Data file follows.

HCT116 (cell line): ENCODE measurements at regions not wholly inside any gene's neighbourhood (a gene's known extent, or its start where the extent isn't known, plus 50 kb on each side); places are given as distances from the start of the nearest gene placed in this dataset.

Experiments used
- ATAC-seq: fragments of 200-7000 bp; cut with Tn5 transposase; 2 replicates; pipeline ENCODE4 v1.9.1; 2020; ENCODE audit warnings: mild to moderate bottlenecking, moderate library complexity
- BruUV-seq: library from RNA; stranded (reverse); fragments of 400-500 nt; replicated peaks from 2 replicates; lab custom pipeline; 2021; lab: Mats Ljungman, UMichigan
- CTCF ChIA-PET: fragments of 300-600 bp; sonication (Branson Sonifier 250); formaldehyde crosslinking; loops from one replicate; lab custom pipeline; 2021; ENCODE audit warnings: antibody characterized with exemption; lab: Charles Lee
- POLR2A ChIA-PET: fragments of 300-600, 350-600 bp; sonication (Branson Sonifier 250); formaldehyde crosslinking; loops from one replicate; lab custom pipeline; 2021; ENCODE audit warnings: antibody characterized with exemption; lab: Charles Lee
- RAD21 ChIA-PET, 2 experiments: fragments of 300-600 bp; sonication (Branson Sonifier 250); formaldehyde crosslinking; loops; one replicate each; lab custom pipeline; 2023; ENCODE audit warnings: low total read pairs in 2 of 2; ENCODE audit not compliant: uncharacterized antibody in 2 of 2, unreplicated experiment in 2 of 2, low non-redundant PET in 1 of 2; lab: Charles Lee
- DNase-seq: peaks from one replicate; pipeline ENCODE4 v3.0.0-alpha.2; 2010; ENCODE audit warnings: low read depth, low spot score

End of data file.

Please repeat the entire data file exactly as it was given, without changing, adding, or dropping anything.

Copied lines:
HCT116 (cell line): ENCODE measurements at regions not wholly inside any gene's neighbourhood (a gene's known extent, or its start where the extent isn't known, plus 50 kb on each side); places are given as distances from the start of the nearest gene placed in this dataset.

Experiments used
- ATAC-seq: fragments of 200-7000 bp; cut with Tn5 transposase; 2 replicates; pipeline ENCODE4 v1.9.1; 2020; ENCODE audit warnings: mild to moderate bottlenecking, moderate library complexity
- BruUV-seq: library from RNA; stranded (reverse); fragments of 400-500 nt; replicated peaks from 2 replicates; lab custom pipeline; 2021; lab: Mats Ljungman, UMichigan
- CTCF ChIA-PET: fragments of 300-600 bp; sonication (Branson Sonifier 250); formaldehyde crosslinking; loops from one replicate; lab custom pipeline; 2021; ENCODE audit warnings: antibody characterized with exemption; lab: Charles Lee
- POLR2A ChIA-PET: fragments of 300-600, 350-600 bp; sonication (Branson Sonifier 250); formaldehyde crosslinking; loops from one replicate; lab custom pipeline; 2021; ENCODE audit warnings: antibody characterized with exemption; lab: Charles Lee
- RAD21 ChIA-PET, 2 experiments: fragments of 300-600 bp; sonication (Branson Sonifier 250); formaldehyde crosslinking; loops; one replicate each; lab custom pipeline; 2023; ENCODE audit warnings: low total read pairs in 2 of 2; ENCODE audit not compliant: uncharacterized antibody in 2 of 2, unreplicated experiment in 2 of 2, low non-redundant PET in 1 of 2; lab: Charles Lee
- DNase-seq: peaks from one replicate; pipeline ENCODE4 v3.0.0-alpha.2; 2010; ENCODE audit warnings: low read depth, low spot score